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From Jeremy Boynes <>
Subject Re: <security-role-ref> and security constraints
Date Mon, 22 Apr 2013 15:21:22 GMT
On Apr 21, 2013, at 11:37 PM, David Jencks <> wrote:

> On Apr 21, 2013, at 3:56 PM, Jeremy Boynes <> wrote:
>> On Apr 19, 2013, at 11:04 PM, David Jencks <> wrote:
>>> IMO you have misinterpreted roles in the ee specs.  The specs including the servlet
spec define application roles and base the declarative security constraints on them.  Then
you can map strings that bits of the application like, at least ejbs and servlets, to these
declared security roles using a security-role-ref.  The role-link has to be one of the declared
application roles.  For web apps the security-role-ref is defined on servlets.  The application
roles no matter where defined are scoped to the entire application not just one web app or
web fragment.  If a security-role-ref is not defined for a string, and you call isUserInRole
with that string, the string is assumed to be a defined application role.
>> Mark does bring up a gap here though. Before 3.0, the only reference to a role from
code would be in the parameter value passed to isUserInRole(), and the assembler was responsible
for listing all of those in web.xml; the deployer was responsible for linking them to actual
roles in <security-role> elements, and then linking those to groups/principals in the
authorization system in a container-specific manner. Declarative security (security-constraint/auth-constraint)
did not require a linkage mechanism as the deployer could modify the value in the <auth-constraint>
declaration in web.xml. With 3.0 annotations, however, the auth-constraint is now declared
in code and the deployer has no mechanism to link its roleNames() to an actual role.
> Not quite following you here.  I thought you'd declare all your roles using the @DeclareRoles
annotation or in @AllowRoles inside constraints.  These are equivalent to <security-role>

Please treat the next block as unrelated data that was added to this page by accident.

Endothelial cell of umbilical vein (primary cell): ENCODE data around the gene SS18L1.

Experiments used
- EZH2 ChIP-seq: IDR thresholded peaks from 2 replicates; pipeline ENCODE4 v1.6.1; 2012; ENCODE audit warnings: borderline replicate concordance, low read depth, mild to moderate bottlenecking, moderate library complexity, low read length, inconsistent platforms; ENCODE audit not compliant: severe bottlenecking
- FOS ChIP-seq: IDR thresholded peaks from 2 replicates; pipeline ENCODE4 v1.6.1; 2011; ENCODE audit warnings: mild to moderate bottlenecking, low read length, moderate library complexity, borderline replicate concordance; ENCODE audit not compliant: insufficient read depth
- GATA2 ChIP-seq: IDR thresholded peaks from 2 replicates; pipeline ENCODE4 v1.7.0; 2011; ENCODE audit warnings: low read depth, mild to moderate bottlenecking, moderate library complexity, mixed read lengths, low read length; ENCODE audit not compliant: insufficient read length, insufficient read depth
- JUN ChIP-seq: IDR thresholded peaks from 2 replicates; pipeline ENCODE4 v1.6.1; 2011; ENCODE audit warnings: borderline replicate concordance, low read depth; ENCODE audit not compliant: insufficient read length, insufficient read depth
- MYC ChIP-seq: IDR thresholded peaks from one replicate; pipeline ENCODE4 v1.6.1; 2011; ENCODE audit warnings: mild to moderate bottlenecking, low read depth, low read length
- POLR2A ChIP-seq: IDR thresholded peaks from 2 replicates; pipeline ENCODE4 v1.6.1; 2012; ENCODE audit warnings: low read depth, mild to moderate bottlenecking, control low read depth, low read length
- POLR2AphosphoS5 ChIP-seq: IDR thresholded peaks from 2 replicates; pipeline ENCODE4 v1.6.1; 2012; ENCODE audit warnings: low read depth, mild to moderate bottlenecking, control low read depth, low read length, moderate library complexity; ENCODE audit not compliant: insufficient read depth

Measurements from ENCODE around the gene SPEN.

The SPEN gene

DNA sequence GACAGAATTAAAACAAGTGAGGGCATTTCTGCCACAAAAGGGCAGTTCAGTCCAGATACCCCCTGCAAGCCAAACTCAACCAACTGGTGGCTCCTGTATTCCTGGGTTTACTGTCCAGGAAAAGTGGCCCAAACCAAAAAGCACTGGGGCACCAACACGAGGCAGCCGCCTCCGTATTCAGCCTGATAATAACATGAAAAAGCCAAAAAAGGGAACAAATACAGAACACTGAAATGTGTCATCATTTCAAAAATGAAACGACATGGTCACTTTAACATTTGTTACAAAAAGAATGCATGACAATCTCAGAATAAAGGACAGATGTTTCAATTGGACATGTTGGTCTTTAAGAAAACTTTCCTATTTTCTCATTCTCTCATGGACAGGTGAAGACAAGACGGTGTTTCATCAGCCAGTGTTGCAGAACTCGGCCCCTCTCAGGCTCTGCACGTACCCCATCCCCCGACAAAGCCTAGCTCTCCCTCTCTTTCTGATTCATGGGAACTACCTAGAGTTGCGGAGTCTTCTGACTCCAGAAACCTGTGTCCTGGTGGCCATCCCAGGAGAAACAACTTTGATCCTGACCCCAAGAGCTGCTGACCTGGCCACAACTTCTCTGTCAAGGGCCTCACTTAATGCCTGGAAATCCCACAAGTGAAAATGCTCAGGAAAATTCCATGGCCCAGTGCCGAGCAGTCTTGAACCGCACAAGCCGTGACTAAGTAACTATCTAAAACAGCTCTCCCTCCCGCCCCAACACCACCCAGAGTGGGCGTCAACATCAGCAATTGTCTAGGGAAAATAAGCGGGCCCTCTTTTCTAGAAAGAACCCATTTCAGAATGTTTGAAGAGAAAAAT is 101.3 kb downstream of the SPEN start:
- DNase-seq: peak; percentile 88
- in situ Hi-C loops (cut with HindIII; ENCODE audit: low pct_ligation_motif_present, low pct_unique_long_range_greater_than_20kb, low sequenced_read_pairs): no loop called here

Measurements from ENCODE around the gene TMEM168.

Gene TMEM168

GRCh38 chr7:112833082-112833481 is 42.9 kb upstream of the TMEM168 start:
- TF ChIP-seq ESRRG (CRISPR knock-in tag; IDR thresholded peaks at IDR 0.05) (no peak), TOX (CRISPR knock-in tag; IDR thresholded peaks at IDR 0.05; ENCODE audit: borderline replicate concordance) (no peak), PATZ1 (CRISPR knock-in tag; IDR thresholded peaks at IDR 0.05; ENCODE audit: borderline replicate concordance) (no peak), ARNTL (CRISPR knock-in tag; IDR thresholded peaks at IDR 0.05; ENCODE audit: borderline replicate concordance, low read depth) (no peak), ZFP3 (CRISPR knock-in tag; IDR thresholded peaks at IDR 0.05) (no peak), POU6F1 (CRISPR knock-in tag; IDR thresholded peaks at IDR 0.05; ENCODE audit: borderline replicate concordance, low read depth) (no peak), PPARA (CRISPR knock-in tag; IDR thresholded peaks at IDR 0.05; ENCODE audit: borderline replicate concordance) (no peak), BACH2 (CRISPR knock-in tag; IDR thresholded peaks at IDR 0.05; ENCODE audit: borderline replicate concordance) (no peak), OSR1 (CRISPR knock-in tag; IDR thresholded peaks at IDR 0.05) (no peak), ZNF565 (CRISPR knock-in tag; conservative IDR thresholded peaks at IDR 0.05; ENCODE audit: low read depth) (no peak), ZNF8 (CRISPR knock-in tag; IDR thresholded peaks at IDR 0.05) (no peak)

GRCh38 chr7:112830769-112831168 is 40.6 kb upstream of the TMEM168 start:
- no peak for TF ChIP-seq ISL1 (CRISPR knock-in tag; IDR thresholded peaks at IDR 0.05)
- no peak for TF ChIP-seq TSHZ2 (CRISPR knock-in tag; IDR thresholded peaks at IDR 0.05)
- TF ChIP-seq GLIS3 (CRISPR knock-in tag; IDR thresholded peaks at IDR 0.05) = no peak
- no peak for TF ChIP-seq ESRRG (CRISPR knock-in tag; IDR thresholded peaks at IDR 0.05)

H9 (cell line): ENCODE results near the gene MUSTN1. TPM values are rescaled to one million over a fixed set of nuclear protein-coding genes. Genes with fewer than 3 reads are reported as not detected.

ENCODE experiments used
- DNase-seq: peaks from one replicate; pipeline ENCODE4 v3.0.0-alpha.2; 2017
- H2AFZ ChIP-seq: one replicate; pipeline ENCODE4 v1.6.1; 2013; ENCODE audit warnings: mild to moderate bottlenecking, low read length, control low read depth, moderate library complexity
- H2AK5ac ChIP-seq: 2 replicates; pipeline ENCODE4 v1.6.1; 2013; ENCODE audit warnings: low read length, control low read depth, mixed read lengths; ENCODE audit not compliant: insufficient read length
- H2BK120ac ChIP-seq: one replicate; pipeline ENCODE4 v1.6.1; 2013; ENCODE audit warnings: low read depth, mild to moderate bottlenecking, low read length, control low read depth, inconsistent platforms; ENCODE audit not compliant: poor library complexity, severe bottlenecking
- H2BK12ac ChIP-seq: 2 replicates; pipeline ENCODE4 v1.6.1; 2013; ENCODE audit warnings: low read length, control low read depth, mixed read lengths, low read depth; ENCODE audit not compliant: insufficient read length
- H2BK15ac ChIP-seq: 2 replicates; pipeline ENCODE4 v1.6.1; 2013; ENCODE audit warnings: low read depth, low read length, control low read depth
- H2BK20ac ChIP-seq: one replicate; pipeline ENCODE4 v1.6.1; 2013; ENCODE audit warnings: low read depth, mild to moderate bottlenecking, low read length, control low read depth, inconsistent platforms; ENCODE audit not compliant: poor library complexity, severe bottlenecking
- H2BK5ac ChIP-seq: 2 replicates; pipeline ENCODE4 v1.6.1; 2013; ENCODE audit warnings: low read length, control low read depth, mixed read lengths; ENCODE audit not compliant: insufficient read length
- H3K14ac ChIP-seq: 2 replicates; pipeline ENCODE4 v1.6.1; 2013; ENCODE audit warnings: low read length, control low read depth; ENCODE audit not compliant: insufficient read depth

elements in web.xml.  If for some reason you don't like the role names in the annotations
you can always override them in web.xml just like you can override other non-cdi annotations.
 Otherwise the deployer can link the principal names to the role names just like with web.xml.

I may be wrong, but I've viewed @DeclareRoles as more akin to <security-role-ref> in
that is declaring a role reference I make from within code in a discoverable way; without
annotation, an assembler or deployer would need to rely on documentation supplied with the
code to know this reference was made. That's different to @RolesAllowed et al. which are specifying
the deployment concern of what roles are permitted to access the servlet.

Or, putting it another way, @DeclaresRole is metadata describing what the implementation code
does whereas @RolesAllowed is configuration about the how the code should be used. Changing
the role reference described by @DeclaresRole requires modifying the code that calls isUserInRole()
which is outside the assembly/deployment role.

>> Option b) sounds like a potential solution but as you say that is not something the
spec currently allows. The spec could be extended to allow this, and I think that would even
be a compatible change given the existing requirement for <security-role-ref> to default
to a <security-role> with the same name if no explicit link is specified.
> How is this different from the existing possibility to define a proprietary mapping between
principal names and application role names?

It's a portable way for an assembler creating a web-application from components provided by
different suppliers to link the roles declared in the annotations (whose names are defined
by the component providers) to a common set of application roles (defined by the assembler).
The deployer then maps one set of application roles to principal names in a proprietary way.

Its trying to address the situation where two components from different providers both specify
@RolesAllowed("user") but mean different things by "user," or where one defines "user" and
the other defines "customer" and the assembler wants them to map to the same application role.

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